THIS weekend's euro rescue package represents Europe's last roll of the dice. With the markets smelling blood, the €750bn earmarked by EU leaders to prop up the single currency was the very least that was required to save the euro.
By the end of last week it was clear that the financial markets had lost faith in the euro. Unless Europe's leaders put their money where their mouths were over the weekend, the 11-year old single currency would have come to an abrupt end.
After almost six months of dithering and with their backs to the wall, Europe's leaders finally showed that they were serious about saving the euro.
The sheer scale of the €750bn rescue package, which will be available to all Eurozone countries either experiencing problems servicing their debts or which come under speculative attack, is certainly impressive.
The EU Commission is contributing €60bn with EU member countries chipping in a further €440bn, with €250bn coming from the IMF.
But will it work? At the same time as EU leaders were putting the final touches to the euro rescue deal, the results were coming in from the local election in the German state of North Rhine-Westphalia.
As expected, Chancellor Angela Merkel's Christian Democrats were thrashed and have now lost their majority in the German upper house, the Bundesrat.
The German local election results will reinforce fears that Germany will be unable to deliver on the bargain apparently struck this weekend.
Ever since the original Greek financial crisis first erupted last December, EU leaders have seemingly struck deals only for them to unravel later when Germany objected to the small print.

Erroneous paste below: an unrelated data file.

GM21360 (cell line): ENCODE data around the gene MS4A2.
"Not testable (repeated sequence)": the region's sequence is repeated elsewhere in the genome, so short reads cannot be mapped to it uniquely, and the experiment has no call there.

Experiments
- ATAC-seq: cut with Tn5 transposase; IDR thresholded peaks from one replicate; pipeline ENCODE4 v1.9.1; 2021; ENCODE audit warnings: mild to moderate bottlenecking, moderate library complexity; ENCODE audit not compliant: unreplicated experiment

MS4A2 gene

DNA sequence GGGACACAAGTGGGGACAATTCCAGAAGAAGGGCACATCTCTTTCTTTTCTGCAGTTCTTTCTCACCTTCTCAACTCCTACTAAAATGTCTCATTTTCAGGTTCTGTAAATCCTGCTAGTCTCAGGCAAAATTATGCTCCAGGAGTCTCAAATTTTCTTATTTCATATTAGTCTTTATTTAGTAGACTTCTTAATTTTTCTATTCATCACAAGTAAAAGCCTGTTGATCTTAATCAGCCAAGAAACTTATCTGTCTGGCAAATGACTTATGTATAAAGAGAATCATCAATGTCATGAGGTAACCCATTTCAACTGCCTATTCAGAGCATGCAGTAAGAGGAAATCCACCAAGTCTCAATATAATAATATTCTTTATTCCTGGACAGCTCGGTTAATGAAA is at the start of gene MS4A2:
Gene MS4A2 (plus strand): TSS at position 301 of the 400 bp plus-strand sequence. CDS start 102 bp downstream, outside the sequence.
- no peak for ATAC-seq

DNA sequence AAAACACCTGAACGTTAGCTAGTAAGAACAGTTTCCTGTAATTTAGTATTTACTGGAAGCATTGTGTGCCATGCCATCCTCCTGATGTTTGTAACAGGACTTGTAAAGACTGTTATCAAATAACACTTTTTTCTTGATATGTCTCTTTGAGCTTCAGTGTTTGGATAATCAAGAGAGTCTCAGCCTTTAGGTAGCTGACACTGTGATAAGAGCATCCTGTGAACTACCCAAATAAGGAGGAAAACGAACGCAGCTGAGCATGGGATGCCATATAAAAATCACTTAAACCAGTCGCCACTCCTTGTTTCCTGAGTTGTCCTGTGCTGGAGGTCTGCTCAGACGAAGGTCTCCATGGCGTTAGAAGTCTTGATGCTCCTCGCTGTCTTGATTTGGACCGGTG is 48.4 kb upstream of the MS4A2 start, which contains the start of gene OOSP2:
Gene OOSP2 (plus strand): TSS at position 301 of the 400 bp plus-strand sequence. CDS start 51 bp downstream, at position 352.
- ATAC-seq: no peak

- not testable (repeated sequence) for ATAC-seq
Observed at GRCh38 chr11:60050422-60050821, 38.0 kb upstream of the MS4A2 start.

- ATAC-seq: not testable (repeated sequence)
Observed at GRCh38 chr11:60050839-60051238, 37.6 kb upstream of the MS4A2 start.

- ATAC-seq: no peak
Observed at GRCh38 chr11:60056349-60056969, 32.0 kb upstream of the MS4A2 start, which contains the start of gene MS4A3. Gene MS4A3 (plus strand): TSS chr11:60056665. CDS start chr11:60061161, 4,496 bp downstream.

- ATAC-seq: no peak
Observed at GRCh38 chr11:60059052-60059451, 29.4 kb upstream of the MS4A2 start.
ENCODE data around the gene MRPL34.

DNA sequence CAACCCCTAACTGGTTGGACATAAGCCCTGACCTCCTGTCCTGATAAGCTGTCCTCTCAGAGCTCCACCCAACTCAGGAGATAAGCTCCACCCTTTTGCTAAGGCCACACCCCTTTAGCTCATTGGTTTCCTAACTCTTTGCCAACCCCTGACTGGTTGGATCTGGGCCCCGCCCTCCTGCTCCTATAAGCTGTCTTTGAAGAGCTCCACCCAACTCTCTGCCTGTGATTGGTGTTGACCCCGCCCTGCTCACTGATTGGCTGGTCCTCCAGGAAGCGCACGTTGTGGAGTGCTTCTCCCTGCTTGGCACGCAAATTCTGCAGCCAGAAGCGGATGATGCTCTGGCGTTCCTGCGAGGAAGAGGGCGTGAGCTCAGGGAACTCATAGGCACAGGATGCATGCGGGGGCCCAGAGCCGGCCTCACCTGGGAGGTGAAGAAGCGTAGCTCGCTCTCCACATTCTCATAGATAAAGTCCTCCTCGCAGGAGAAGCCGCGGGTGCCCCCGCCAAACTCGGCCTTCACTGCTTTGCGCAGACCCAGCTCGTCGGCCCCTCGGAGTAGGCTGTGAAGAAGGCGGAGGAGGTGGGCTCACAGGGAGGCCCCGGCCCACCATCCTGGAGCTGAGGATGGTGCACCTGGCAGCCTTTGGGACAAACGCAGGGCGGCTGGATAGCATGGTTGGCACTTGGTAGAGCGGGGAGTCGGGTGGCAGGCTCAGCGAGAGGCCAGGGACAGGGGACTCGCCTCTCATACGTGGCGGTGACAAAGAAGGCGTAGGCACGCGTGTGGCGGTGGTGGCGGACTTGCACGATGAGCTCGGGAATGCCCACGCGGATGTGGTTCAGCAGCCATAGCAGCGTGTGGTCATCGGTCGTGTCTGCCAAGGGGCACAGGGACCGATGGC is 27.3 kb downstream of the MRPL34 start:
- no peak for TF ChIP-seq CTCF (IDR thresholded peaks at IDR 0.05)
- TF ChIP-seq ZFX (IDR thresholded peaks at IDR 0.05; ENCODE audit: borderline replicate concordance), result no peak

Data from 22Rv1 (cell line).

Will something similar happen this time? With her Bundesrat majority gone, Merkel is a hugely diminished figure. At the very least this weekend's local election results will encourage her domestic opponents to intensify their efforts to block the creation of a pan-European treasury.
Which, whether they have realised it or not, is what Europe's leaders have signed up to this weekend.
With the ECB now authorised to buy the bonds of Eurozone countries that get into financial difficulties, the economic policies of member countries will be subjected to far closer scrutiny than they were up to now.
What will the reaction of European governments and voters be once this realisation dawns?
In Germany the rescue package will almost certainly be appealed to that country's Constitutional Court on the grounds that it breaches the original "no bailout" clause agreed when the Eurozone was established at the beginning of 1999.
Further complicating matters has been the virtually complete breakdown in relations between the EU's two largest economies, France and Germany. While France favours a more interventionist policy to save the euro, Germany, which will end up footing most of the bill, is far less keen.
All of which means that there may be less to this weekend's rescue package than meets the eye. While the initial reaction of the foreign exchange markets was broadly favourable, investors will be anxious to examine the proposals in detail.
What is now clear is that the moment of truth has arrived for the euro.
After last week's rout of the euro on the foreign exchange markets it was clearly a case of put up or shut for Europe's leaders.
The first indications are that Europe's leaders have finally decided to put up. But will it be enough to save the euro? Only time will tell.
However, having already given it their best shot, Europe's leaders won't get a second chance.